22. 03.787 HORSE-HEAD RHYTON Silens and maenad PLATE IXGreatest length, 0.251 m.; diameter of mouth, 0.122 m. Broken and repaired; the surface of the figures worn. The front edge of the maenad's leopard-skin and the line of her leg showing against it retouched. Parts of the animal's head painted white; in its nostrils and mouth, bright red laid over the white. The contours of the figures and of the bridle-straps done in relief lines. Red used for the maenad's girdle, for the wreaths worn by her and by the pursuing silen, for the ivy wreath on the border below the figures, and for the meaningless letters in the field. Brown used for the maenad's hair and for the body-hair of the pursuer. Ann. Rep. 1903, p. 74, no. 77. Tonks, Brygos, no. 60, pp. 91, 115. Buschor, Griechische Vasenmalerei 2, fig. 10, p. 155. The same, Münchner Jahrbuch, 1919, p. 15, fig. 23. Beazley, V.A., p. 92. Hoppin, i, p. 127, no. 33. Beazley, Att. V., p. 182, no. 84. The rhyton is in the form of a bridled horse's head developing at the top into a cylindrical cup with flaring lip and furnished with a loop-handle. The animal's ears are laid against this cup. In front, between the ears, an excrescence, perhaps a conventionalized forelock, which serves a practical purpose: when the rhyton is laid down with the handle upward, it is supported in stable equilibrium on the animal's nose and the tip of the excrescence. The outer surface of the ears is left in the colour of the clay, their inner surface is painted white; their rims and tips are black. The eyelids are outlined in black; two long black lines extend downwards from the tear-duct of the left eye, but not of the right. The pupil is bordered by a reserved oval line on the black iris. The remainder of the eyeball is white; and a strip of white runs round the eye. The muzzle is white, with black dots on it to represent hairs. There are traces of red in the nostrils. The teeth are white, their interstices red. Remains of red also on the gums, the inner surface of the mouth, and the tongue. A strip of white runs up the forehead, widening towards the top; and there are remains of a similar strip on the bottom of the jaw. The bridle consists of a series of black straps holding a ring on either side of the mouth. The straps were first drawn in outline and decorated with dots, which are still faintly visible through the black varnish. The upper portion of the rhyton, painted black within as well as without, has a tongue pattern at the rim and, near the bottom, a reserved ground line. The black strip below this has an ivy wreath painted on it in white. Each of the three fields formed by the handle and the horse's ears contains a single figure. On the left side a silen, open-mouthed and with arms waving, rushes to right in pursuit of a maenad. His bald head is wreathed; a leopard-skin, tied about his neck by the front paws, hangs down his back. Below, a drinking-horn which he has dropped in his excitement. On the right side the maenad runs from him with head turned back. She holds a thyrsus, with berries round its top, in her right hand, and with her extended left lifts one end of the leopard-skin tied about her shoulders. Her advanced left leg escapes from the folds of her Ionic chiton. The looped end of the girdle appears under the kolpos of the dress. She is wreathed and has fair hair hanging loose. On the front a second silen crouches on the ground to left, ready to spring upon the maenad. He wears high boots with flaps, and has a leopard-skin tied about his shoulder. In all three fields meaningless letters. About 490-480 B.C. By the Brygos painter, to whom eight plastic rhyta of various forms are assigned by Beazley, Att. V., p. 181, nos. 77-84. Three of them are horse's heads, the others being in Orvieto1 and in Petrograd. The latter is figured in Compte Rendu, 1881, title-page and pp. 5, 49, 60, and described by Stephani, Vasensammlung der kais. Eremitage, no. 407. This and the example in Boston had already been attributed to 'Brygos' by Tonks, op. cit. The animal represented has been held to be a horse, a mule, or an ass. But the ears of our head are not long enough for an ass; cf. the true donkey's head on a black-figured kantharos in London, B.M. Cat. ii, p. 210, London E 378, illustrated in Buschor, Münchner Jahrbuch, l.c., p. 12, fig. 17, which is wrongly called a mule by Buschor and Walters. And of the remaining alternatives the first is to be preferred. Beazley adds two other mule- or donkey-heads: (1) Noël des Vergers, Pl. II; evidently much restored, and the shape impossible, but bits of it seem right, and Brygan. (2) Naples 2961 (Museo Borbonico, v, Pl. 20, 1; Panofka, Trinkhörner, Pl. 2, 1-2). Not far from the Brygan group.2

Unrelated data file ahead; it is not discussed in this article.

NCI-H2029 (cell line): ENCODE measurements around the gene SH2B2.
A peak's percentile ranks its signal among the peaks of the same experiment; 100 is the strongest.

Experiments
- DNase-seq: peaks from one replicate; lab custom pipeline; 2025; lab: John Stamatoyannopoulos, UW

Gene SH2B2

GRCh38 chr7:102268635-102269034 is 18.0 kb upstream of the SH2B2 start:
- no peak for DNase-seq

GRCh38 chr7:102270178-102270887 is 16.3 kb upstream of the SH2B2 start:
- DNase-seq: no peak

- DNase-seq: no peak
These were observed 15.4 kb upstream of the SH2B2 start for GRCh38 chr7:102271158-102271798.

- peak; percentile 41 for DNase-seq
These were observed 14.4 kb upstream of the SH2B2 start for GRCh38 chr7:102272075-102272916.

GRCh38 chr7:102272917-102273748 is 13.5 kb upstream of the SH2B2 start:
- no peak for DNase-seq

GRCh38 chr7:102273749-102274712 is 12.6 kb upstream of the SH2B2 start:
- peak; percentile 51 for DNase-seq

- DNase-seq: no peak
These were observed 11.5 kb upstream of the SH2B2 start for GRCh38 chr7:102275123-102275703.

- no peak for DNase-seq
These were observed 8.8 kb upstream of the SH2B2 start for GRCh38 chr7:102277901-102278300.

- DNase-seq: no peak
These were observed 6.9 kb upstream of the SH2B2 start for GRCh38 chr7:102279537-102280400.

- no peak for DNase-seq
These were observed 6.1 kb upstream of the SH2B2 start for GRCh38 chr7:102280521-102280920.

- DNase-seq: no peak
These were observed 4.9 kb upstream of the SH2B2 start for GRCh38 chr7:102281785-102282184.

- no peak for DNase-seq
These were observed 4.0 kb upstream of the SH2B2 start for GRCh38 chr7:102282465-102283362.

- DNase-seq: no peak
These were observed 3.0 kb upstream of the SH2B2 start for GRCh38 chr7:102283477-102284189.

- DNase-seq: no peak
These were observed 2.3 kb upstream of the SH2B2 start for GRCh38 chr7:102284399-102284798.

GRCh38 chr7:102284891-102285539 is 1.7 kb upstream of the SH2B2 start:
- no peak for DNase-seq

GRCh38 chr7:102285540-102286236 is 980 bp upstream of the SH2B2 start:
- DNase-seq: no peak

Richter & Milne 1935, p. 28, fig. 178; ARV, p. 255, no. 143; Chase 1950, p. 70, fig. 76; S. Howard and F. P. Johnson, AJA 58 (1954), p. 199, no. 1; Caskey & Beazley, II, p. 100, no. 22; Levi & Stenico 1956, p. 18, fig. 21; Hoffmann 1962, p. 10, no. 10, pl. 3, 1; Chase & Vermeule 1963, pp. 92, 96, 108-109, fig. 89a-c; ARV2, p. 382, no. 189; Wegner 1973, pp. 110-111; E. Berger, in E. Berger, et al., Antike Kunstwerke aus der Sammlung Ludwig, II (1982), Basel, Archäologischer Verlag, p. 287, note 14; Antidoron 1983, pp. 61, 63 (fig. 2), 73 (as 06.1099) (H. Hoffmann); Beazley Addenda 2, p. 228.